I originally had a temporary ileostomy during my pregnancy about four years ago. Like now I only took imodium and no crohns meds and felt the best I ever had. At the time I had spoken to my consultant about keeping the bag as I felt great and didnt have to take any horrible medications. At 36 weeks pregnant the baby caused my stoma to prolapse and blood flow to my stoma was compromised so the baby was sectioned another part of my small intestine removed and the stoma reversed.I regret that it was reversed but all I cared about was that my son was healthy and he is three now so I am very lucky. I only have this stoma a year and I have had my problems with leakage and prolapse but none of that is anything compared to what I went through when I was sick. I only have 160cm left of small bowel so my output would be high compared to others with ileostomys. I also have had quite a few surgeries so thats why my stoma prolapses. I dont know how many surgeries you have had or if you have a lot more small bowel left than I do so you could have a lot less problems than me. I do find it hard sometimes with clothes but thats more the prolapse. I am 33 now and was 29 the first time I had an ostomy. My disease started when I was 10 and progressively got worse over time the bag is the only thing that has ever worked for me. Both surgeries when I had the ileostomy placed the areas of crohns were removed from my small intestine.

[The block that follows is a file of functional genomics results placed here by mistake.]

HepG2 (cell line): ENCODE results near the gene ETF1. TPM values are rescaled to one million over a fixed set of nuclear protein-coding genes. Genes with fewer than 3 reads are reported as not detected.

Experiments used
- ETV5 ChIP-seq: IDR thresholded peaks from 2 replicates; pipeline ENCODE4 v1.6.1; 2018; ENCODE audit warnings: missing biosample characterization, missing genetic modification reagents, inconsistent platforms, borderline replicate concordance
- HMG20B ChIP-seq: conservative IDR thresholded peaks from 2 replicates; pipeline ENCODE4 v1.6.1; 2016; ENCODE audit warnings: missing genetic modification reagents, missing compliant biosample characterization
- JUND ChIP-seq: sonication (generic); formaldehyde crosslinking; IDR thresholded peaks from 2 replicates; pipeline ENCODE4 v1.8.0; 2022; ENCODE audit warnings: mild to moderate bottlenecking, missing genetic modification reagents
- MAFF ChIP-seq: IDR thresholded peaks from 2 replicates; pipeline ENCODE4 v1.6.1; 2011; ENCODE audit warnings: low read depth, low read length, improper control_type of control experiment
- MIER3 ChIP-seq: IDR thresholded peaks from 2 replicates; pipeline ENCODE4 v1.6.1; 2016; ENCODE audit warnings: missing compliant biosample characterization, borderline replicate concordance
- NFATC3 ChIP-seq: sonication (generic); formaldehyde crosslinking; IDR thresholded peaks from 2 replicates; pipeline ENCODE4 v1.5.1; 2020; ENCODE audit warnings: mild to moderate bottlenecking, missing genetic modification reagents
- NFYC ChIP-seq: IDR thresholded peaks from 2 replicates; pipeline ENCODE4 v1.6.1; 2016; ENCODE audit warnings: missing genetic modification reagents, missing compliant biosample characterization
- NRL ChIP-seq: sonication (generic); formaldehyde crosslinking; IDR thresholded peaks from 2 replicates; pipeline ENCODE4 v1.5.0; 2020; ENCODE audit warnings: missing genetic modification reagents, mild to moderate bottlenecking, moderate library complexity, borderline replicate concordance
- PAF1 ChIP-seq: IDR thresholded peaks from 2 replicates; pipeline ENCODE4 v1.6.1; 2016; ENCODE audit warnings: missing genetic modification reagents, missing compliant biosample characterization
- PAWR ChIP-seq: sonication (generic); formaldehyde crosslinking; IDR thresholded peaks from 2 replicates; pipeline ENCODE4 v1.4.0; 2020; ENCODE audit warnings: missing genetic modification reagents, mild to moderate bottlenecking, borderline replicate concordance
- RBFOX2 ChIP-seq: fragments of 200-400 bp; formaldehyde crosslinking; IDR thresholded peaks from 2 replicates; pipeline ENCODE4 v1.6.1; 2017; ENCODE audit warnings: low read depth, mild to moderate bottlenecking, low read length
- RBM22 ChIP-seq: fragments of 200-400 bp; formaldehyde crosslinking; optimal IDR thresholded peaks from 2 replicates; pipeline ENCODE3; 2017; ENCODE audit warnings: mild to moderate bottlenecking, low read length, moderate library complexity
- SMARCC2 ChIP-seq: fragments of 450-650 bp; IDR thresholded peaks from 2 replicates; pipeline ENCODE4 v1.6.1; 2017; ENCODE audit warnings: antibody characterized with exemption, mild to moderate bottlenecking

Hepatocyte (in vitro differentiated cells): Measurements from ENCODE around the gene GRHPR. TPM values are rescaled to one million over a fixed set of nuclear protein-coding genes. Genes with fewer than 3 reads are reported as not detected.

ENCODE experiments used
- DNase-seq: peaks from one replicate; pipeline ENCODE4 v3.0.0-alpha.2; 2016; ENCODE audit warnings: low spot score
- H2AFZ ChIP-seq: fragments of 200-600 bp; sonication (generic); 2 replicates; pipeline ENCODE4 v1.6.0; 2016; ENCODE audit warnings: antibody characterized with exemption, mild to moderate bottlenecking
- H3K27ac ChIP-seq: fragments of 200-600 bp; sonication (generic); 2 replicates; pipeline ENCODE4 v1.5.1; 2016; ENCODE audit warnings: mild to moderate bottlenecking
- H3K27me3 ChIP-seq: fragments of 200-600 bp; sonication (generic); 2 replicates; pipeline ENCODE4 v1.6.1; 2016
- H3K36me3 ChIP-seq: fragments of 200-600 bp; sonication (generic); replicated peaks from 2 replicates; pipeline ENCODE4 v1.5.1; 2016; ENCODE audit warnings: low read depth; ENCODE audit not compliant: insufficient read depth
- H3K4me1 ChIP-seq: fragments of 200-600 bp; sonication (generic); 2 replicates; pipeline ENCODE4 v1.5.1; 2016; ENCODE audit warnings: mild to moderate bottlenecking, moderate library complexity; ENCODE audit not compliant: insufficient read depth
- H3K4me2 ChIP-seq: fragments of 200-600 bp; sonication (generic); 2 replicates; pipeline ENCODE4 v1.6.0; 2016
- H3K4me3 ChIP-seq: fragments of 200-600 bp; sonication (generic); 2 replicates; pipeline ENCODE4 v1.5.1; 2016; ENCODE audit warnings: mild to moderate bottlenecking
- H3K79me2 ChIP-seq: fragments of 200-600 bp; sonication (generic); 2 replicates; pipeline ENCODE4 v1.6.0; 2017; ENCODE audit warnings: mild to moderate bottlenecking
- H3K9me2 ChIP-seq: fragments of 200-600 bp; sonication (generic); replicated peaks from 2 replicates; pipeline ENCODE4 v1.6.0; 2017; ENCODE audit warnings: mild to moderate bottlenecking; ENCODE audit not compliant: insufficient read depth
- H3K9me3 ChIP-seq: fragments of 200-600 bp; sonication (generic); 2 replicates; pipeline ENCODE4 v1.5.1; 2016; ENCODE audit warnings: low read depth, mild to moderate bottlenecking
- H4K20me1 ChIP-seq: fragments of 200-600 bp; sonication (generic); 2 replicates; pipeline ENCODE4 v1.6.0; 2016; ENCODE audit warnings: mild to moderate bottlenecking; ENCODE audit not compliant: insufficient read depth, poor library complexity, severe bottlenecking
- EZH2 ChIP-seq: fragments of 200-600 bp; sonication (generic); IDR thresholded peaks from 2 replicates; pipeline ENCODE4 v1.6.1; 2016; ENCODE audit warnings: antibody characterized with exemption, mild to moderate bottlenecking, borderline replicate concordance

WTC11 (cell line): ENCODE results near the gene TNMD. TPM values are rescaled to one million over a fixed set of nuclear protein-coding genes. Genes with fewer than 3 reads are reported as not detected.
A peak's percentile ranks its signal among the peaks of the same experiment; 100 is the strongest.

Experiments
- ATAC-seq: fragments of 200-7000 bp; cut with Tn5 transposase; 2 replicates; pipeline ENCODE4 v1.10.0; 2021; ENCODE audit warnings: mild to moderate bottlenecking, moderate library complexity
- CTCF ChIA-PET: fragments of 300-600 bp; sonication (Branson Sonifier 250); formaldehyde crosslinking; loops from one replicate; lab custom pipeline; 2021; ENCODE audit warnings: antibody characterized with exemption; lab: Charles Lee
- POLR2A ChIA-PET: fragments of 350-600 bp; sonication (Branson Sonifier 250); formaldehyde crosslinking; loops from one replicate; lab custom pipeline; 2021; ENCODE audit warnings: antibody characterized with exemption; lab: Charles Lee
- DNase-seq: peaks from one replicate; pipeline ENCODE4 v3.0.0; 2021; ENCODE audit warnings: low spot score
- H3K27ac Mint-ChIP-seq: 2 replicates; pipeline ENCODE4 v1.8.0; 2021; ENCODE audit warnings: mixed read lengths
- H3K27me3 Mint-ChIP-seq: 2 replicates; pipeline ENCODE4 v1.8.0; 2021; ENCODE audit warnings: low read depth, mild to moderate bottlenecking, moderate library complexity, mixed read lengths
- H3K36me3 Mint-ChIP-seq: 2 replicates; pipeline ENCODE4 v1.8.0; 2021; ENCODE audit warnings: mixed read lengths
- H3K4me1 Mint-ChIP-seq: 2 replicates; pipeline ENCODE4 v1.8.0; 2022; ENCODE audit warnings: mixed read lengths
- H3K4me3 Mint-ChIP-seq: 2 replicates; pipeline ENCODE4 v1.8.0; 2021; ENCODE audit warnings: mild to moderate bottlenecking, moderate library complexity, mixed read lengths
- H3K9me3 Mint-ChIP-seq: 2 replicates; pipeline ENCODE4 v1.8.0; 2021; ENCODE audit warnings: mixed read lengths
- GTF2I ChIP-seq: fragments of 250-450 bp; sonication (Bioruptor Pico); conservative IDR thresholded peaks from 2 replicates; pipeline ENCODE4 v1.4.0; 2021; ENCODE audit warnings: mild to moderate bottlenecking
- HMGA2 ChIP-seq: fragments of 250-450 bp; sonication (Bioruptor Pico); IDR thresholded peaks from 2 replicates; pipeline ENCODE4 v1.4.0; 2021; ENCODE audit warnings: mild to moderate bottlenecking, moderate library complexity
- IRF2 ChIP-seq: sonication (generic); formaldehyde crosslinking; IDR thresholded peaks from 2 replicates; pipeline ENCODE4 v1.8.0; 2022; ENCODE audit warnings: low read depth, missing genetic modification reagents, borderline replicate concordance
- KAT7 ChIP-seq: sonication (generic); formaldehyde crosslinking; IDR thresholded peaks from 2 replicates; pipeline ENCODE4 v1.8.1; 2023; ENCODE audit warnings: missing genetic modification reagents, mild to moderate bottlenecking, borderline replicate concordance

Do you know how much small bowel you have?
Do you know how much of your small intestine is diseased?
08-24-2016, 06:45 PM   #11
mnharcrow
 
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I originally had a temporary ileostomy during my pregnancy about four years ago. Like now I only took imodium and no crohns meds and felt the best I ever had. At the time I had spoken to my consultant about keeping the bag as I felt great and didnt have to take any horrible medications. At 36 weeks pregnant the baby caused my stoma to prolapse and blood flow to my stoma was compromised so the baby was sectioned another part of my small intestine removed and the stoma reversed.I regret that it was reversed but all I cared about was that my son was healthy and he is three now so I am very lucky. I only have this stoma a year and I have had my problems with leakage and prolapse but none of that is anything compared to what I went through when I was sick. I only have 160cm left of small bowel so my output would be high compared to others with ileostomys. I also have had quite a few surgeries so thats why my stoma prolapses. I dont know how many surgeries you have had or if you have a lot more small bowel left than I do so you could have a lot less problems than me. I do find it hard sometimes with clothes but thats more the prolapse. I am 33 now and was 29 the first time I had an ostomy. My disease started when I was 10 and progressively got worse over time the bag is the only thing that has ever worked for me. Both surgeries when I had the ileostomy placed the areas of crohns were removed from my small intestine.
Do you know how much small bowel you have?
Do you know how much of your small intestine is diseased?